Each tiny miracle makes it possible for the next miracle to happen!
“The wonderful staff at CTC helped us see the miracle in each and every step that Abby has taken. They've helped us to celebrate the fact that each of those tiny, individual miracles make it possible for the next miracle to happen. And the next one, and the next one, and the next one.”
-Beth, mom of Abby
Abby Mclean is a 9 year old force to be reckoned with. She boxes with her older brother, Owen. She swims and practices tae kwon do, where she was recently awarded a “pink belt” created especially for her. And in her group workout sessions at CTC’s fitness center, she tackles the elliptical machine and the treadmill like an old pro.
As her mother, Beth, watches her daughter work out, she smiles. “It is pretty amazing to see her doing all this stuff,” she says. “As the parent of a child with developmental delays, it is sometimes difficult to see the progress your child is making. It's easy to become focused on waiting for a miracle – that recurring dream that she’ll wake up one morning speaking full sentences and doing backflips! But the wonderful staff at CTC has helped us see the miracle in each and every step that Abby has taken. They've helped us celebrate the fact that each of those tiny, individual miracles make it possible for the next miracle to happen. And the next one, and the next one, and the next one.”
At the age of 8 weeks, Abby was in need of a few miracles. She was diagnosed with Prader-Willi syndrome, a genetic abnormality that resulted in multiple developmental delays in speech and motor skills, moderate hypotonia (low muscle tone) and difficulty feeding as an infant. Abby was referred to Children's Therapy Center right out of the NICU.
“We started with feeding therapy,” Beth recalls, “which helped her progress from being fed through a tube to eating independently.” From there, Abby began working with speech therapists. She went from being completely silent, to using sign language, to making understandable speech.
Abby received occupational and physical therapy as well. “With a typical child, you take for granted that they will learn to turn their head, roll over, sit up, crawl, and walk. For children like Abby, all that had to be intentionally taught,” Beth says. It was important that Abby learn to become active, too. “Not only do Prader-Willi children deal with low muscle tone, but their metabolism is super slow and they always feel hungry. Weight gain is a real concern for them.”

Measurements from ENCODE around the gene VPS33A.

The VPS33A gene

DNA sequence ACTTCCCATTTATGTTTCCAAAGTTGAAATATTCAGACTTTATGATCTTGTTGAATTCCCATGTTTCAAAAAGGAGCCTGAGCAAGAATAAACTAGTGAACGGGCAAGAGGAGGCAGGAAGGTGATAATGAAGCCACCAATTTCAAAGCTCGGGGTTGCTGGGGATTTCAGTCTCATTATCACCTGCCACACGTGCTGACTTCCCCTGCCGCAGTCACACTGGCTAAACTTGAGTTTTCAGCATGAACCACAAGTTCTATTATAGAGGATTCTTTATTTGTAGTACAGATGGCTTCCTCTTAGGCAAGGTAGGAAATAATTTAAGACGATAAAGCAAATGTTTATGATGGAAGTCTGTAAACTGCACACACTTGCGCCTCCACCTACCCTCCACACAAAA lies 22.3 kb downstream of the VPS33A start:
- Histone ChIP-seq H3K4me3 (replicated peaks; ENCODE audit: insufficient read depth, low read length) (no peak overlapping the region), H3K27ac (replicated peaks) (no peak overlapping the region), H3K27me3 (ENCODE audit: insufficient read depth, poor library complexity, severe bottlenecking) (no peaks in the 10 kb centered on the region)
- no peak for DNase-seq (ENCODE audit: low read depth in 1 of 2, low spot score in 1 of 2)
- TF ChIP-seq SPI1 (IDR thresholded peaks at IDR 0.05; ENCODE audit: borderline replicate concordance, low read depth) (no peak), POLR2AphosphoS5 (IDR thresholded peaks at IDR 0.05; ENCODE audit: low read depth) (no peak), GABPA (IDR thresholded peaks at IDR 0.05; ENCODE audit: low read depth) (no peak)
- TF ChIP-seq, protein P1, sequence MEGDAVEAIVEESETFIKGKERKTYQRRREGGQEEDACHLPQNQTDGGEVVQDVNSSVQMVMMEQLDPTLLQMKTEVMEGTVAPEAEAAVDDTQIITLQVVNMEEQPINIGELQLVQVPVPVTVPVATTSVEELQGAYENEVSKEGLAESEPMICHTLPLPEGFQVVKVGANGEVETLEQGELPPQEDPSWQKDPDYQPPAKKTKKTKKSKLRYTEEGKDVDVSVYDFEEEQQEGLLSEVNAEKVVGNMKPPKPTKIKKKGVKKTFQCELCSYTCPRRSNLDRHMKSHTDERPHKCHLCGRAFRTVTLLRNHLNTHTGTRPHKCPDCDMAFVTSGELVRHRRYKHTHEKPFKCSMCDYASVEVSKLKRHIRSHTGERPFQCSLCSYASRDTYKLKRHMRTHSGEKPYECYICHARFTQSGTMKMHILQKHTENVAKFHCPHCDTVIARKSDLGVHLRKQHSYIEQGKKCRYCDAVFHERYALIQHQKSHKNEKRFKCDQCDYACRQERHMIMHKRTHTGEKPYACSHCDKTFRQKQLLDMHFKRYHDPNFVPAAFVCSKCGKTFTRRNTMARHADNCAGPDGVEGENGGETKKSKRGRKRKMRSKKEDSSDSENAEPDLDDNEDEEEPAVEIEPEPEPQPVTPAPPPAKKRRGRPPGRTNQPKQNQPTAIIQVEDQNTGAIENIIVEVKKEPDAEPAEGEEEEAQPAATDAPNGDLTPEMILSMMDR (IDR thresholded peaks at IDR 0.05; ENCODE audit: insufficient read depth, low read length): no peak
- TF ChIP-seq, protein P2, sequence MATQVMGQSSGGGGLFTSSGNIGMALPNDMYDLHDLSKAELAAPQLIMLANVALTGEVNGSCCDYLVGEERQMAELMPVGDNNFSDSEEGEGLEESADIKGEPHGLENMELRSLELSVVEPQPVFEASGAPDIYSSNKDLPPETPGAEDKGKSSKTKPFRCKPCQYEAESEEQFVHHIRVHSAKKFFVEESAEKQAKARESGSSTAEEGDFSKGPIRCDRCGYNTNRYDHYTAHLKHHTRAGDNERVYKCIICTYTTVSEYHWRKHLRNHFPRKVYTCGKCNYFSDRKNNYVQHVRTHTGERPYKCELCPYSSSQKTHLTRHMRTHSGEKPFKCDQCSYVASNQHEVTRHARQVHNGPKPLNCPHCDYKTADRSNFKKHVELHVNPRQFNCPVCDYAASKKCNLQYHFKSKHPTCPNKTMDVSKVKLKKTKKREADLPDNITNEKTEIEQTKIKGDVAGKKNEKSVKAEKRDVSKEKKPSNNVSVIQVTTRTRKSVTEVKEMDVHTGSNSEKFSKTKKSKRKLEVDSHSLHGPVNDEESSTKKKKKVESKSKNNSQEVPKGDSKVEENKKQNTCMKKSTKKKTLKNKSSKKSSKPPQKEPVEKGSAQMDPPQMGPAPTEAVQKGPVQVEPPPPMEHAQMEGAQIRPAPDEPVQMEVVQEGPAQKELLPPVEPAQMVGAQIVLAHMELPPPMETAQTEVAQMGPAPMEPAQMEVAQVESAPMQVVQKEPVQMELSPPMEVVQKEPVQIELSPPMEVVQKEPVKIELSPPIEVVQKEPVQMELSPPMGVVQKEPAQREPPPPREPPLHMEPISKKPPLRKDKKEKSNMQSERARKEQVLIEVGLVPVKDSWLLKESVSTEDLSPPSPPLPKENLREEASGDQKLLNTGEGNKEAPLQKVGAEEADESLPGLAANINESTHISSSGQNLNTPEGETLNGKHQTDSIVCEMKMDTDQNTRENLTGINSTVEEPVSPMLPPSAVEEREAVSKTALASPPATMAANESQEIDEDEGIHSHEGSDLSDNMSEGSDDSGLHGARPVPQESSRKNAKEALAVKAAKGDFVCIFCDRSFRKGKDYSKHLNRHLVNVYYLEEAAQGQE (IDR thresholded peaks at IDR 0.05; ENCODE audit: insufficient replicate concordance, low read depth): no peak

Even as she got older, Abby continued to love the days when she got to play with one of her “friends” at CTC. “When children are little, it’s easier to get them involved in therapy but as they get older, it becomes more challenging to impart that desire to work and learn. The variety of techniques and toys the staff has at the center makes it possible to motivate any kid to work on and achieve their developmental goals.” Games using painting, swinging, water, and even flashcards were exciting for Abby. “The children just see their therapy as playtime. Meanwhile, the results are amazing!”
Back in the fitness center, Abby has moved on from her warm-ups on the elliptical and treadmill and is ready to demonstrate a jump rope routine to her group. She has been working hard and long to develop this skill, both at CTC and in school. Boys and girls all approximately Abby’s age sit in a semicircle around her, watching attentively as she grabs the jump rope handles and flips the rope above her head. After a few false starts – and a few frustrated grimaces – she hits her stride.
“I’m gonna do 20,” she announces, and the group counts down together for her, erupting in a cheer when she hits her goal. But Abby keeps going. “Four more!” she says. “Four more!”
In the photo above: Abby with her therapist, Lindsay. Abby began to defy expectations the moment her parents watched her pull herself up upright and start walking the week after she turned 2. “Prader-Willi kids don’t crawl because they have such weak arm strength,” says her mom. “We were told that she might not walk until she was 3 or 4. But one thing I have learned about her – when she decides to do something, she does it. She is a redhead, after all!”